The recovering U.S. economy has bolstered Americans' appetites for travel, and online travel specialist TripAdvisor (NASDAQ:TRIP) has made a big push to capture a big chunk of the growth opportunities in the industry. Coming into Thursday afternoon's second-quarter financial report, TripAdvisor shareholders wanted to see impressive revenue growth, but they were somewhat worried about the company's ability to boost its profits.
TripAdvisor once again disappointed investors on the bottom line, and the impact of adverse currency movements held back sales-growth prospects, as well. Let's look more closely at TripAdvisor to see whether investors are overreacting to the news.
TripAdvisor trips itself up
TripAdvisor's second-quarter results reveal a lot about the high expectations that investors have for the company. Total revenue climbed by 25%, to $405 million; but despite that fairly healthy growth rate, it fell short of the 28% growth that those following the stock had wanted to see. Similarly, GAAP net income fell about 15% from the year-ago quarter, to $58 million. Even after excluding certain items, adjusted earnings of $0.54 per share were down $0.01 from last year's quarter, and missed the consensus forecast for flat year-over-year results.
Currency impacts played a big role in keeping TripAdvisor down. The company said that, on a constant-currency basis, revenue climbed at a 35% rate. The impact on adjusted operating earnings was even more dramatic, costing TripAdvisor 20 percentage points of potential growth, and turning what would have been a 15% gain in adjusted earnings before income tax, depreciation, and amortization into a 5% loss in dollar terms.
Looking more closely at TripAdvisor's business segments, trends from previous quarters showed themselves again. Subscription and transaction-based revenue nearly doubled, to $99 million, making up nearly a quarter of the company's overall sales. Click-based advertising climbed 13%, and still represents the most important part of TripAdvisor's business, bringing in two-thirds of all sales. Display-based ads brought up the rear again, but still posted a solid 8% rise.
TripAdvisor did see its trend toward increasing international business reverse itself in the second quarter. North American revenue climbed 31%, making up more than half of TripAdvisor's overall sales, while Europe's gains were limited to 19%, and the Asia-Pacific region grew at just a 14% pace. Latin America surged 46%, but TripAdvisor gets only a tiny amount of its overall sales from the region.
Is TripAdvisor stock overreacting to the news?
TripAdvisor still has plenty of confidence in its long-term prospects. CEO Steve Kaufer pointed to many corporate successes, including reaching the 250 million mark in reviews, and 30% growth in monthly unique users, to 375 million. He also noted that TripAdvisor "further deepened our relationships with large hotel partners to power direct bookings," which is a critical aspect of its future strategic plan.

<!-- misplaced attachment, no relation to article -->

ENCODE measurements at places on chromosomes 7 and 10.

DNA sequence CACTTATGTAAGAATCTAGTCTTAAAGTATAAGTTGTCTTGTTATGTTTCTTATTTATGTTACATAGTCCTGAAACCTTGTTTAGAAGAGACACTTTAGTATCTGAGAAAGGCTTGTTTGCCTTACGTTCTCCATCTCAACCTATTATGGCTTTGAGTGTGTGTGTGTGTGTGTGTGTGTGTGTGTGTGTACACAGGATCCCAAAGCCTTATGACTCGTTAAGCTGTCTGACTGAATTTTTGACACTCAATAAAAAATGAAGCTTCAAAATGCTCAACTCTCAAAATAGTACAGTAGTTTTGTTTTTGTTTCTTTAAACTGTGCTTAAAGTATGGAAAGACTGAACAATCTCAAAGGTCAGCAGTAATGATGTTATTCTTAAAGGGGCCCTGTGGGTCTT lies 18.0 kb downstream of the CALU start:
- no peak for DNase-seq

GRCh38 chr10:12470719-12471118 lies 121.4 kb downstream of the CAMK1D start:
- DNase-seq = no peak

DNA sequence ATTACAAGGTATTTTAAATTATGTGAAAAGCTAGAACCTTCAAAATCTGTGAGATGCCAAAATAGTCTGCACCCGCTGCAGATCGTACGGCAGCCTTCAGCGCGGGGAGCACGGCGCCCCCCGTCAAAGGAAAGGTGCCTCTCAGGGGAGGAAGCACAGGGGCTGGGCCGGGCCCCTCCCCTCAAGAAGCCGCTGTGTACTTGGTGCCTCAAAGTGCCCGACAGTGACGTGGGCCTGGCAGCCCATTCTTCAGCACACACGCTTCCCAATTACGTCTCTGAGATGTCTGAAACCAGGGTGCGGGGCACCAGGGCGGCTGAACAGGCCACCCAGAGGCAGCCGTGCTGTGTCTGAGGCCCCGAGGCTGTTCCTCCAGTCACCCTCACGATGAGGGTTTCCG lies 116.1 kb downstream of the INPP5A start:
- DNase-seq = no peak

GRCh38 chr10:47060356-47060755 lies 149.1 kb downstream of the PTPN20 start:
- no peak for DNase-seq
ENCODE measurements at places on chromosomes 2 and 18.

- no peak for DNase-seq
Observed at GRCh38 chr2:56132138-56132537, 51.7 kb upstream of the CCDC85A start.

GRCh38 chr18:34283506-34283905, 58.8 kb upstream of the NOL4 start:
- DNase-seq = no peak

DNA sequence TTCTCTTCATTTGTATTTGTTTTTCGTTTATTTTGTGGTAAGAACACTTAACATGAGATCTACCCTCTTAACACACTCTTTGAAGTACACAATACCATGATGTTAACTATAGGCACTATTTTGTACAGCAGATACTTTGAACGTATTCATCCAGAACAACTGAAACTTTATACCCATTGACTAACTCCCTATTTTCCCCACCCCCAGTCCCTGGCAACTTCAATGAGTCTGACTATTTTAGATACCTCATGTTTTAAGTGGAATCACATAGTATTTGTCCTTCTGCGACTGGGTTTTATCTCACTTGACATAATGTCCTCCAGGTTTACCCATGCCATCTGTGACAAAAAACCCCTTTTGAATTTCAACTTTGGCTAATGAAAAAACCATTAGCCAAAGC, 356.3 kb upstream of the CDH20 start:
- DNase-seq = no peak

Moreover, acquisitions in the restaurant and attractions business helped power growth outside its core hotel segment. Sales in TripAdvisor's Other segment tripled from year-ago levels, and now makes up nearly a sixth of the company's overall revenue.
Still, the big question for the immediate future remains whether TripAdvisor can ramp up its hotel business to stand up to its rivals. Margins from the hotel segment collapsed from 43% during the second quarter of 2014 to 36% last quarter, as costs have climbed at a much faster rate than revenue. Selling and marketing expenses have soared by more than half during the past year, and investors are getting impatient to see more substantial rewards from investments in the TripAdvisor brand.
TripAdvisor shareholders didn't seem to agree with the company's attempts to portray its results favorably, as the stock dropped nearly 9% in the first hour of after-market trading following the announcement. Skeptical investors can point to the company's high earnings multiple, and argue that if bottom-line growth comes to a standstill, then TripAdvisor doesn't deserve a premium valuation that shareholders have come to expect.
Going forward, TripAdvisor will have to convince its investors that its initiatives will pay off in the long run -- even if those gains don't come as soon as shareholders would like.
Dan Caplinger has no position in any stocks mentioned. The Motley Fool recommends TripAdvisor. The Motley Fool owns shares of TripAdvisor. Try any of our Foolish newsletter services free for 30 days. We Fools may not all hold the same opinions, but we all believe that considering a diverse range of insights makes us better investors. The Motley Fool has a disclosure policy.